‘An egre­gious calamity’

The Southland Times - - Opinion - Satire An­drew Gunn Ni­col Hor­rell

Sir David At­ten­bor­ough, the renowned nat­u­ral­ist and broad­caster, has to­day an­nounced he is giv­ing up on warn­ing of the im­mi­nent col­lapse of civil­i­sa­tion due to cli­mate change and in­stead will fo­cus on com­plain­ing about the traf­fic-flow problems on Manch­ester St and the PC-gone­mad way Santa is be­ing por­trayed lately.

Ear­lier this week Sir David had is­sued an im­pas­sioned plea for ac­tion on cli­mate change, say­ing: ‘‘Right now we are fac­ing a man­made dis­as­ter of global scale, our great­est threat in thou­sands of years’’, a plea that was met with a col­lec­tive ‘‘meh’’ and the sound of mass shrug­ging.

Since then, Sir David ex­plained, he had been lis­ten­ing to talk­back ra­dio and comb­ing through the let­ters-to-the-ed­i­tor pages and on­line com­ment sec­tions for re­ac­tions to his warn­ing.

In do­ing so had ex­pe­ri­enced, in his own words, a ‘‘grid­locked-roadto-Da­m­as­cus rev­e­la­tion’’.

‘‘Lis­ten­ing and read­ing it sud­denly struck me that, judg­ing by the in­ten­sity of emo­tion ex­pressed, the great­est threat to hu­man­ity is not ris­ing sea lev­els, cat­a­strophic crop fail­ure and dwin­dling bio­di­ver­sity.

It is, in­stead, the im­mi­nent ex­tinc­tion of the abil­ity to drive a car down a par­tic­u­lar city street with­out be­ing held up, on some oc­ca­sions, for many min­utes at a time.

‘‘Oh, and also those so­cial en­gi­neer­ing snowflakes who think Santa can be a woman, or dare to wear some­thing other than the out­fit that Coca-Cola dreamt up in 1931.

‘‘These are clearly the is­sues in the fore­front of mankind’s col­lec­tive con­scious­ness,’’ Sir David went on.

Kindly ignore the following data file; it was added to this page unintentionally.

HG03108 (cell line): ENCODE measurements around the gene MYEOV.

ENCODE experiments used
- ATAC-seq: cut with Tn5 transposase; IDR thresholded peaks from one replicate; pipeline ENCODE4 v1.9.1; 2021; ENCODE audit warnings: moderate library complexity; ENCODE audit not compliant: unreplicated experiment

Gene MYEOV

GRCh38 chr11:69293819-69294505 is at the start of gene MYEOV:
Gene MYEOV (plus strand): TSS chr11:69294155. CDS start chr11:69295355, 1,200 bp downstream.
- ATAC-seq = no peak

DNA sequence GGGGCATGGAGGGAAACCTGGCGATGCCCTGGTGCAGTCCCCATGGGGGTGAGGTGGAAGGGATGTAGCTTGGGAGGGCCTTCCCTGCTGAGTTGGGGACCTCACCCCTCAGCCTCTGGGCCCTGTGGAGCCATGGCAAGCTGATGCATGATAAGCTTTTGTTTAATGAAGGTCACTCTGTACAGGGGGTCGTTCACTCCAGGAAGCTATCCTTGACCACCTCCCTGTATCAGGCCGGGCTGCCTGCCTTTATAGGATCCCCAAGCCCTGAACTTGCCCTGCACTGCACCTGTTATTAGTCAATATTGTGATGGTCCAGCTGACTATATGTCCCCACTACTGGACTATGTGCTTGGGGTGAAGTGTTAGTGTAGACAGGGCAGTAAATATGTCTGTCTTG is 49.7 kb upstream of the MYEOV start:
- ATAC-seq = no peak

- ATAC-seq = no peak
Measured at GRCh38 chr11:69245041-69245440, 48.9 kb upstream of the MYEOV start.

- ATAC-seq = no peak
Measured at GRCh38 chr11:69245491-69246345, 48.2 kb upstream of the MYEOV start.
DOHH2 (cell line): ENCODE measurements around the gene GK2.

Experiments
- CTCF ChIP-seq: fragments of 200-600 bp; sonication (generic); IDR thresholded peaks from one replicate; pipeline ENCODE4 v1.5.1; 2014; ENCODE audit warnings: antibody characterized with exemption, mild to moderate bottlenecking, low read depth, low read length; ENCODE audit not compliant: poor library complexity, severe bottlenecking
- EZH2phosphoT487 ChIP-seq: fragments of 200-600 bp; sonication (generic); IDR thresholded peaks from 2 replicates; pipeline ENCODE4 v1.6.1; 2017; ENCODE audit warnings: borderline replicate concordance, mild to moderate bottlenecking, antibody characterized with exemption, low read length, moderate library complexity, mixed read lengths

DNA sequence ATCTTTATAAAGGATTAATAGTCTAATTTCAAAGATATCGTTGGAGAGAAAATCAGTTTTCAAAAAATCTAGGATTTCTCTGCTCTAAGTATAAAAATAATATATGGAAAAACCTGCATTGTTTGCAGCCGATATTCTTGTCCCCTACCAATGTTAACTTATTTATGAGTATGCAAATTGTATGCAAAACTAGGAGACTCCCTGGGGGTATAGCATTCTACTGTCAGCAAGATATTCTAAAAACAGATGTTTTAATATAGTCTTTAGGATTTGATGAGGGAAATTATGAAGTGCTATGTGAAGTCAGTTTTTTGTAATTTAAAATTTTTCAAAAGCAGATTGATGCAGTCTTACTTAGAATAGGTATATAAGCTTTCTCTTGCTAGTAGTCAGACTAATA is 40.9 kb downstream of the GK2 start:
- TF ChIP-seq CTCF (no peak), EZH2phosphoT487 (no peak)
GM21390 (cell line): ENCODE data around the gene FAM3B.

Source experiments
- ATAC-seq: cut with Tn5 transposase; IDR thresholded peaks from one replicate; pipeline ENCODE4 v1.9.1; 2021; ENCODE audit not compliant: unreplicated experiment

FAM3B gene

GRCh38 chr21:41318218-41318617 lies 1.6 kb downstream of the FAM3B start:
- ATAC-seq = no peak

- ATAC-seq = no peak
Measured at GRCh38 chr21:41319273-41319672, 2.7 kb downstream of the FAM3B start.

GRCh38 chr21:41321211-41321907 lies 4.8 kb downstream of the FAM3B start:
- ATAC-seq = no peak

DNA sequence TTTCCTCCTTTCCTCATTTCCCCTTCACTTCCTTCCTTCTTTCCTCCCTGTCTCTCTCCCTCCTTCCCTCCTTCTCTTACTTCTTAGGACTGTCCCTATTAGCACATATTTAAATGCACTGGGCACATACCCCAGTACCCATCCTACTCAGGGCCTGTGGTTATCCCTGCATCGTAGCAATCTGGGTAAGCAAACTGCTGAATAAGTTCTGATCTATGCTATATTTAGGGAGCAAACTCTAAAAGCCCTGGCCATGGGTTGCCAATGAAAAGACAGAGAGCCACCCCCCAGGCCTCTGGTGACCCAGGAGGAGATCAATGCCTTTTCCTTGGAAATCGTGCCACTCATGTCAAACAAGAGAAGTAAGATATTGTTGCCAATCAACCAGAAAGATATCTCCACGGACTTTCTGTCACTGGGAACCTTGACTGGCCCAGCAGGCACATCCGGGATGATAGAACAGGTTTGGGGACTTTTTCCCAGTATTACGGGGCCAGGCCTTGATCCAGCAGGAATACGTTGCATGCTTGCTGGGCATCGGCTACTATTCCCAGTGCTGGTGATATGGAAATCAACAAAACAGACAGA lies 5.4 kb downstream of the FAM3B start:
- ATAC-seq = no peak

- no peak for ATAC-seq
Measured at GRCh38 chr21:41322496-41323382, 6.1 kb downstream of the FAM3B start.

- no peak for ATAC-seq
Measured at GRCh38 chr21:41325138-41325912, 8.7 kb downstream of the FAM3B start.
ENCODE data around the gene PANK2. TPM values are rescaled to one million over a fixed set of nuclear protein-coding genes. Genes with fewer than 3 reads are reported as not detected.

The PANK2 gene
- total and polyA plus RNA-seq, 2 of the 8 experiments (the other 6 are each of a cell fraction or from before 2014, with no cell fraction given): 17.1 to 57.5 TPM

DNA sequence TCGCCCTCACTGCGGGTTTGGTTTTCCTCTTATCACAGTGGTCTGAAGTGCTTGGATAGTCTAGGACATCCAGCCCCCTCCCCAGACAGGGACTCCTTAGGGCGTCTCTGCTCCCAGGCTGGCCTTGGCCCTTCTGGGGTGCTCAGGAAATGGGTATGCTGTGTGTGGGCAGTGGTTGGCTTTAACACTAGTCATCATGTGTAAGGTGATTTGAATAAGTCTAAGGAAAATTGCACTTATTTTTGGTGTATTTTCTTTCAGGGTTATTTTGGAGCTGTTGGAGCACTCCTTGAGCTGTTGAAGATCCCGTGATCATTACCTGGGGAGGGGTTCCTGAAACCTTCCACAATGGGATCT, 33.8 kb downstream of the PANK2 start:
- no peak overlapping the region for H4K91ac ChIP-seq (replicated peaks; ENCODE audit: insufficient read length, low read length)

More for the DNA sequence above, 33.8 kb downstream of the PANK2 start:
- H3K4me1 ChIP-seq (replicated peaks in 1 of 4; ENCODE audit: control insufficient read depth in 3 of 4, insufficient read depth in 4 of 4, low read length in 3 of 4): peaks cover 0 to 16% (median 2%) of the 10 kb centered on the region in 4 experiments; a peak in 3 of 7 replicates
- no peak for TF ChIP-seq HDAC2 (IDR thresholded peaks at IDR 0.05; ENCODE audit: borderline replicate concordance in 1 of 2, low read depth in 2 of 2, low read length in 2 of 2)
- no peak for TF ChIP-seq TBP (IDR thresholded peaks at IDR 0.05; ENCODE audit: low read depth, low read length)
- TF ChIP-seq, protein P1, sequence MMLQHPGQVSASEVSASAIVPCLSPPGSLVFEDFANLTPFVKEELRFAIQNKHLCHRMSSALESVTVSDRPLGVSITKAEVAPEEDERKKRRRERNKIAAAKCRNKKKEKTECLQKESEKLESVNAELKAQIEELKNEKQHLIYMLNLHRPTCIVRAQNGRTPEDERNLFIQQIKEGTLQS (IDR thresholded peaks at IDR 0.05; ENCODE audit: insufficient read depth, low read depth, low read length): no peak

‘‘So be it. From now on un­til my last dy­ing breath I shall make it my mis­sion to high­light the plight of those poor souls stuck in the north­bound lane be­tween Here­ford and Worces­ter sts for up to three phases of lights.’’

Sir David then an­nounced the pro­duc­tion of an epic 12-part se­ries, Life On Manch­ester St, which will use state-of-the-art slow-mo­tion videog­ra­phy to doc­u­ment the im­po­tent, apoplec­tic rage of a mo­torist who chose not to cross the CBD via the one-way sys­tem and is now be­ing passed by a bus.

‘‘This, I fully in­tend, will be my mag­num opus,’’ Sir David in­toned, ‘‘cap­tur­ing what surely must rank as the most egre­gious calamity of our time, along with kids’ Christ­mases be­ing ru­ined by in­tro­duc­ing them to an­other in­ter­pre­ta­tion of a to­tally imag­i­nary char­ac­ter.

‘‘Well, that’s what An­gry of Sprey­don and that columnist I read last week say, any­way.’’

Sir David’s sen­ti­ments are set to be echoed by Her Majesty The Queen, who in a sneak pre­view of this year’s Christ­mas Mes­sage, pays trib­ute to the en­raged vic­tims of the Manch­ester St traf­fic plan­ning fiasco.

‘‘At this time of year es­pe­cially,’’ she will say, ‘‘one’s thoughts turn to those who are less priv­i­leged than one­self.

‘‘A case in point are the un­for­tu­nates who through no fault of their own get stuck be­hind a car at­tempt­ing a left-hand turn into Glouces­ter St.

‘‘I am sure you will join with me in wish­ing them a bet­ter and less con­gested 2019. Se­ri­ously, what a bum­mer.’’

As I flew back into South­land last week­end from a re­gional sec­tor meet­ing in New Ply­mouth, look­ing down on the emer­ald patch­work quilt of the South­land plains, I re­flected on how good it al­ways is to come home, and how well the re­gion is look­ing with an ex­cep­tional grow­ing sea­son so far.

My ar­rival back in In­ver­cargill co­in­cided with an­other suc­cess­ful In­ver­cargill Santa pa­rade last week­end. It is prob­a­bly dawn­ing on many of us that an­other year has al­most flown by. Why is it that the last month of the year al­ways seems to be the most fre­netic?

For the first time in some years En­vi­ron­ment South­land had a float in the In­ver­cargill Santa pa­rade, which along with our pres­ence at the Wyn­d­ham A&P Show on Satur­day, launched the start of our en­gage­ment cam­paign to un­der­stand what Southlanders value about fresh­wa­ter, called ‘‘Share Your Wai’’.